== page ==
Special Report: Identity Thieves

We swipe it. We type it. We write it. And we dial it. Our personal information from credit cards to Social Security numbers

Despite safeguards, there are people out there who work to get this information and steal your identity.

More alarming, metro Albany is one of the top areas in the country for identity theft.

They are hidden and they are malicious; Robbing their victims of their names and information, and using that information to rack up expensive bills.

"They did it right under my nose. I felt violated," said Identity Theft Victim Courtney Lovett.

Angry at identity thieves. Courtney Lovett is one of hundreds of thousands of American victims. Someone used her personal information in 2009 to sign up for credit cards.

"They went and got Belk cards. They got Radio Shack cards, Visa cards, and Chase cards. Everybody was writing me. All in my name."

The crook posing as Lovett went on a lavish spending spree. She would first learn about it after receiving an $800 bill for a computer she never bought.

"When I got that information, I decided to do a credit check. When I did the credit check, there was a whole lot of stuff on there that I know I didn't purchase," Lovett said.

"They were going on the internet and ordering computers and flat screen TVs and cell phones from Sprint, T-Mobile, Alltel, Verizon, all the carriers."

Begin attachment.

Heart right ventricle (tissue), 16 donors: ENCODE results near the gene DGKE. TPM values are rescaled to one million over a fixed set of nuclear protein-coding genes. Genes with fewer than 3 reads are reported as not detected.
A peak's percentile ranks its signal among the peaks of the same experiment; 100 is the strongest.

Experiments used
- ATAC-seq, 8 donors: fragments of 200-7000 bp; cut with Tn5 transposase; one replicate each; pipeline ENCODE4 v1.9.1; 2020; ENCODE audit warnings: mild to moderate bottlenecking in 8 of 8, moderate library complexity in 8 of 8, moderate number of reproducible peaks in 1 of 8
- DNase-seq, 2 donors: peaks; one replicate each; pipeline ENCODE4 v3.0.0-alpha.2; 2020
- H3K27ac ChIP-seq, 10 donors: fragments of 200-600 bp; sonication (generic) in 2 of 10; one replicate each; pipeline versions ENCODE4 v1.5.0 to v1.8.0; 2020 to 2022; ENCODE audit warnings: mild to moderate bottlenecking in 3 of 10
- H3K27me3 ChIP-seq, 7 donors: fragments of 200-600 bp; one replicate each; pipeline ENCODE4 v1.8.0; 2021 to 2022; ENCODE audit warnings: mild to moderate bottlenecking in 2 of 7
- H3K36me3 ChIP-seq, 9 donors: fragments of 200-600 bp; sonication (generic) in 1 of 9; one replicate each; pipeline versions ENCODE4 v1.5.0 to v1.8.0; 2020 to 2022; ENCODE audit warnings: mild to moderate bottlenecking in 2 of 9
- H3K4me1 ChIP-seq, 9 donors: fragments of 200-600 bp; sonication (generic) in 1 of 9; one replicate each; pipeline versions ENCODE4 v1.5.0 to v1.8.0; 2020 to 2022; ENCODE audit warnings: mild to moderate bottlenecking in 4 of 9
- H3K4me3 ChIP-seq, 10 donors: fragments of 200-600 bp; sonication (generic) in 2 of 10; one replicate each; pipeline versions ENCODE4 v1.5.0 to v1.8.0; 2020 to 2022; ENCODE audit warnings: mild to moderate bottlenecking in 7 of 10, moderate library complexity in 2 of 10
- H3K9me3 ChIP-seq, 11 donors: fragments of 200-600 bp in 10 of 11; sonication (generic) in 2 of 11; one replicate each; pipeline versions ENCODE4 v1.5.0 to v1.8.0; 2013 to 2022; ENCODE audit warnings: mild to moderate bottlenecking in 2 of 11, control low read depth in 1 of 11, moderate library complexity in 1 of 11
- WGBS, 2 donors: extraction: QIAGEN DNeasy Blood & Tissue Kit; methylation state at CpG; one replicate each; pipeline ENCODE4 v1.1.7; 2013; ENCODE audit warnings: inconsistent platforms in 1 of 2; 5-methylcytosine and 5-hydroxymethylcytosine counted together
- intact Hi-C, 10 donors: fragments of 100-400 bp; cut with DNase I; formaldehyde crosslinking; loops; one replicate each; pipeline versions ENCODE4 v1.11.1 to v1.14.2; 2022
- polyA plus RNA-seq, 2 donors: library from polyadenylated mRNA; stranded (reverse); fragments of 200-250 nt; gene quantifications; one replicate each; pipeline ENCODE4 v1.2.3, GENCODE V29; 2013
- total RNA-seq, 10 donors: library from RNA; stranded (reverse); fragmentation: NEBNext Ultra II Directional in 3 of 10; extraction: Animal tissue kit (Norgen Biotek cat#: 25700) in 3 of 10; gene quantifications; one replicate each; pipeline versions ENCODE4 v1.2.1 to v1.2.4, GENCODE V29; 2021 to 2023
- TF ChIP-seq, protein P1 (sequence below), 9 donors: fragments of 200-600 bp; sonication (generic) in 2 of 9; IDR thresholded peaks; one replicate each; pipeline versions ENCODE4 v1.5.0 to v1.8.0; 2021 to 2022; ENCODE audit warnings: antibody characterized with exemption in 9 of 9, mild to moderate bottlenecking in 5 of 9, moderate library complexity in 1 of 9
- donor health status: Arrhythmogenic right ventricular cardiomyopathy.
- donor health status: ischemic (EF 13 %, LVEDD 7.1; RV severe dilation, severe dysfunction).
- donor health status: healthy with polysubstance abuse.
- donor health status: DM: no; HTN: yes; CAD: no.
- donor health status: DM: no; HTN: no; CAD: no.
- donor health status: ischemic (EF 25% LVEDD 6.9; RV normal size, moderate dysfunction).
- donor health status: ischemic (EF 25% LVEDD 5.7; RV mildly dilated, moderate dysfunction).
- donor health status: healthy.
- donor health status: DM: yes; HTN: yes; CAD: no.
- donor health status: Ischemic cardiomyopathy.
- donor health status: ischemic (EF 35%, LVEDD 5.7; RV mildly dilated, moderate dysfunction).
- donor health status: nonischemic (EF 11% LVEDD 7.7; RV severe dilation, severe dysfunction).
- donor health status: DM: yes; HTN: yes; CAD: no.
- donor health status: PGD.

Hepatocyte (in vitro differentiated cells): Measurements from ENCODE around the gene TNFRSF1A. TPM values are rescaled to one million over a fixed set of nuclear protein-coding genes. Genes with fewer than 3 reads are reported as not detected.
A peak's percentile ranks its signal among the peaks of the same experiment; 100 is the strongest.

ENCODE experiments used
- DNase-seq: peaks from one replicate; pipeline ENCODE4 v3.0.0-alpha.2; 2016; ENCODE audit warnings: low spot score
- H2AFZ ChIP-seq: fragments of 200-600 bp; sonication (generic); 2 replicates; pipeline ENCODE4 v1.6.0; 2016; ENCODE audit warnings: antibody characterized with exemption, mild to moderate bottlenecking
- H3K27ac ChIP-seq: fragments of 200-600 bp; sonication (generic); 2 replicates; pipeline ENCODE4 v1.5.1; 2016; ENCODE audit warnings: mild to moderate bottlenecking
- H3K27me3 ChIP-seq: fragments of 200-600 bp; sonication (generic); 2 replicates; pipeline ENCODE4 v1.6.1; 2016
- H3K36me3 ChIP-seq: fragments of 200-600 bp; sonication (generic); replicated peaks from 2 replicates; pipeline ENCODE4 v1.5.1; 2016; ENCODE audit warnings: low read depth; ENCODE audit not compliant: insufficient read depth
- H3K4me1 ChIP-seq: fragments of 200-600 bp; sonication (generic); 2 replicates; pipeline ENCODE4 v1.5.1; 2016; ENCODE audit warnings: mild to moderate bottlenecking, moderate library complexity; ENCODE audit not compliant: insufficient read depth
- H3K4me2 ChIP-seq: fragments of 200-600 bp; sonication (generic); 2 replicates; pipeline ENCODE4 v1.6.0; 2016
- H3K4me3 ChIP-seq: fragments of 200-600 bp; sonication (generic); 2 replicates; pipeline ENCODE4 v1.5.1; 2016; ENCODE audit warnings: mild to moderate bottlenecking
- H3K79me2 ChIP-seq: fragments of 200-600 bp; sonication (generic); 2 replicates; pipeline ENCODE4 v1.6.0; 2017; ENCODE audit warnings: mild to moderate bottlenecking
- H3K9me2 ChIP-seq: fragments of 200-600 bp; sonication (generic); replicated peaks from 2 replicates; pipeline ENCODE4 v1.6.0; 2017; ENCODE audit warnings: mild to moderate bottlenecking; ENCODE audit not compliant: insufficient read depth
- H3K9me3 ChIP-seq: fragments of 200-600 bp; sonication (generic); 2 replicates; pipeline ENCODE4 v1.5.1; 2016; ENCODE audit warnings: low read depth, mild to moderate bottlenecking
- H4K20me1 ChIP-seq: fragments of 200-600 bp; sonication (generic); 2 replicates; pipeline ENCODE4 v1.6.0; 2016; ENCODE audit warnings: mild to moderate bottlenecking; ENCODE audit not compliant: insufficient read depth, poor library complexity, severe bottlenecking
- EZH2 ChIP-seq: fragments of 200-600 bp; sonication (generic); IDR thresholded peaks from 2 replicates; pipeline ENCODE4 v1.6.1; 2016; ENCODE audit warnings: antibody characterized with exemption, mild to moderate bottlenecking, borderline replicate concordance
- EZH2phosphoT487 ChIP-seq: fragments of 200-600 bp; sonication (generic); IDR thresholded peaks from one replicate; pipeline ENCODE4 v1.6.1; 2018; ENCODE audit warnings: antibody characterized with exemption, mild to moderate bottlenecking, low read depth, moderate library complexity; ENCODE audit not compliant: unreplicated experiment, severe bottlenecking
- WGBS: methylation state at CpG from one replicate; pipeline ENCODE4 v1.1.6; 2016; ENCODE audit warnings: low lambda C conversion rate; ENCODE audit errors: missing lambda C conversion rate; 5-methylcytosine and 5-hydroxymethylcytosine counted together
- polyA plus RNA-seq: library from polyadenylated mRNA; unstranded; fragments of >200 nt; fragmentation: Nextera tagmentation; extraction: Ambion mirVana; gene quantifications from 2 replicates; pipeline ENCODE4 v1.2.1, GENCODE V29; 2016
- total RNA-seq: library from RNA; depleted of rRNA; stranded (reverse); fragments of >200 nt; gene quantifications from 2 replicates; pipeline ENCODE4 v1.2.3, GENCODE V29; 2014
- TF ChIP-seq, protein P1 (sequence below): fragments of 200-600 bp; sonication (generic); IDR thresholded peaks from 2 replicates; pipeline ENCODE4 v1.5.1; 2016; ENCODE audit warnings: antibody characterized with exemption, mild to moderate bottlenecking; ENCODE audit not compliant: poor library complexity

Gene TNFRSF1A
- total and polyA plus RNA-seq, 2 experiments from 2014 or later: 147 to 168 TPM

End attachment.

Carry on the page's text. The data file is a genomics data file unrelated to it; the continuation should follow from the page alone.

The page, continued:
In the end, the cards issued in Lovett's name would ring up around $10,000 worth of purchases. The expense documents piled up Forcing her to keep a constant check on her credit and get the police involved.

"Every bill that came, I had to get a police report. I had to get copies of my social security card, my driver's license. I constantly had to do that," Lovett said.

And Lovett is not alone. According to the Federal Trade Commission. Georgia ranks 4th in the country in identity theft with Albany metropolitan ranking 40th in the nation among cities with populations above 100,000.

"The losses are substantial and that's why the Secret Service takes this seriously along with local law enforcement," said U.S. Secret Service Agent Billy Joe Powers.

He is on the front line of fighting the war on financial crimes. About a billion dollars a year it cost Americans and businesses who fall victim to identity thieves.

"It is a lynch pin for all types of other financial crimes because the main thing for a person who is a fraudster or a financial schemer, is they're wanting to hide their identities and that's important to be able facilitate the rest of the financial crime they're committing," Powers said.

Just last month millions of Sony Playstation users had their identities compromised by hackers who breached the network prompting the company to issue its customers a million dollar theft insurance policy.

But some crooks use a skimming method on credit card machines like those on gas pumps to compromise swiped cards. That's why it's always important to pay attention to your recent credit history and bank statements.

It's steps many wish they had taken before learning their good name was being used to help crooks live the good life.

There are three credit history agencies in the U.S. Experian, Transunion, and Equifax. Everyone is entitled to have a history report from these companies once a year.

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